And so we keep inviting them back. The 20th century’s first major royal visit came in 1926, when Queen Marie of Romania, born, like Harry, a member of the British royal family, came to tour the U.S. The trip was intended to promote Romanian-American understanding. While the success of that is a little difficult to determine (most of us probably can’t name five facts about Romania) the trip was apparently great fun for the queen. Marie, accompanied by a somewhat shadowy press agent, traveled across the whole country, making stops in New York, Washington, D.C., and Chicago before dedicating a museum in Oregon. She wrote eagerly-read articles for American periodicals about her impressions as she traveled from one coast to another.

She wasn’t popular everywhere, however. One newspaper editorial said scornfully that:

The brutal truth is that the United States recently turned down a Rumanian touch, and the Queen wanted to see if anything could be done about it—and thus raise the mortgage on her throne.

A member of the Minneapolis City Council grumbled that Queen Marie was “nothing but an international gold digger” trying to raise cash to fund her “tyrannical reign.”

But when the times get tough, we’ve shown surprising generosity to Europe’s royal families.

The next major visit of European royalty, because it occurred during the turmoil of World War II, generated far less public interest. But the visit of Princess Martha of Norway was actually pretty weird. She didn’t just visit the White House; she moved in.

In 1940, Martha, the wife of the country’s crown prince, escaped to Washington, D.C., fleeing the Nazi invasion. She settled in at the White House with her three children and became friends with Franklin and Eleanor Roosevelt. The young royals attended local schools and the four of them stayed for years. Martha’s son, now King Harold V of Norway, stood behind the president when he took the oath of office to begin his 4th term on the South Portico. The family didn’t leave until 1945, when the war ended.

Part of this sympathy for monarchy may stem from the fact that we just kind of like royal celebrities. And not just because they’re sometimes charming and well dressed, but because we actually might rather envy their system of government. Really.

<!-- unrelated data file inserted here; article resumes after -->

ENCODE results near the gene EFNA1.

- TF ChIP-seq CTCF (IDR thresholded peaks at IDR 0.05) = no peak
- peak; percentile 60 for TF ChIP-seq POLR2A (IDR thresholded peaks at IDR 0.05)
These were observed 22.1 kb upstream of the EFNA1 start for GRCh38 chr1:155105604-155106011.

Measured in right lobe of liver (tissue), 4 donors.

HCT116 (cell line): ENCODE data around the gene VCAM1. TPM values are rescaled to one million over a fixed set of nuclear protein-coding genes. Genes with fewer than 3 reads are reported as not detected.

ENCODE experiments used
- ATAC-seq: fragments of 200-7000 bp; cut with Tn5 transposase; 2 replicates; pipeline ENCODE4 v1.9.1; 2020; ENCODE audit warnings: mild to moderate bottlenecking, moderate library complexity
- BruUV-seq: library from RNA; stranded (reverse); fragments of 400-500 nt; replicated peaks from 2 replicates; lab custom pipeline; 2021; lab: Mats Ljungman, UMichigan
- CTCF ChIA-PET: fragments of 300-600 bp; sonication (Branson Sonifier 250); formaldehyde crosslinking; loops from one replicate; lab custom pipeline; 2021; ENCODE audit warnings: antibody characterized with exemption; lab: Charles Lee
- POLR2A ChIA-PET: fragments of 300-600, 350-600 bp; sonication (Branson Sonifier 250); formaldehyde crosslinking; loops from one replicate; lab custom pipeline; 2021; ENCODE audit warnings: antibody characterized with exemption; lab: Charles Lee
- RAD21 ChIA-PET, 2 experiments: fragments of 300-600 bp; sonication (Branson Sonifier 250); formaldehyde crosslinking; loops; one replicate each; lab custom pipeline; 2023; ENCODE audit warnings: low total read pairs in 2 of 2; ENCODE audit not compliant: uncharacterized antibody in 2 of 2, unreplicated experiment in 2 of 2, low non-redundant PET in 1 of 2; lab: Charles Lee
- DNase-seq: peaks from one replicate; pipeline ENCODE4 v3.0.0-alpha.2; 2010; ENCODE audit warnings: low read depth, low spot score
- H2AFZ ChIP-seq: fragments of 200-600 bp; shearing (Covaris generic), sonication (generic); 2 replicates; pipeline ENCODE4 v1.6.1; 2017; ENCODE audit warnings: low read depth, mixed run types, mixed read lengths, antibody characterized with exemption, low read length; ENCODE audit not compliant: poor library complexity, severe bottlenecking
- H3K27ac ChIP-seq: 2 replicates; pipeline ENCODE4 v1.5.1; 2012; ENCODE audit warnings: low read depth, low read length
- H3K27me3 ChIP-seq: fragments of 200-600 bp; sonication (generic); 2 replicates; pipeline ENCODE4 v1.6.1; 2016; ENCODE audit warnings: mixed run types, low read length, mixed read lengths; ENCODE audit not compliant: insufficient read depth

As Harvard history professor Maya Jasanoff explained:

If independence won Americans the right to feel smugly superior about our democracy, our longstanding obsession with the royal family may point to an enduring insecurity about some of the things we lost.

As our own head of state faces questions about Benghazi and how the IRS handles Tea Party tax returns, the apolitical, historically rooted head of state, detracted from the brutality of party politics, looks rather attractive. As Jasanoff puts it:

We lost a connection to hallowed traditions of the kind on which nations so often rely to confer legitimacy and create unity.

George Washington famously turned down the suggestion that he be named king of America. Yet many of the negative features associated with monarchy—hereditary power, entrenched privilege, resistance to change—exist in some form in the United States too. We didn’t put a crown on them, but this may help explain why we're so fascinated by the experience of those who did.

Since then we’ve had a number of royal visits usually accompanied by the exactly the same journalist treatment accorded to Prince Harry. There is the fluffy celebrity coverage, and the almost immediate “what the hell do we need these fancy freeloaders here for anyway” backlash. This is not likely to change soon, no matter what the personality of the royal is like.

That may be the problem. How much do personalities matter? At least part of the reason royal visitors may be so compelling, and also so disconcerting, is our suspicion that they can’t really be themselves. And that’s maybe why Americans are so eager to figure out who they are in “real life.”

One wonders what Harry talked about with the senior senator from Arizona while they looked at the land mine exhibits. Those two hearty military men, both so close to being head of state, did they compare a feeling of frustration, stuck being forever just so far away from the only job that matters?

But then, at least McCain could have gotten the job. For Harry, this sort of thing is pretty much as good as it gets. He will always be just Prince Harry, grandson of the queen, younger son of the Prince of Wales, brother of Prince William. Forever and ever, until the end of his life.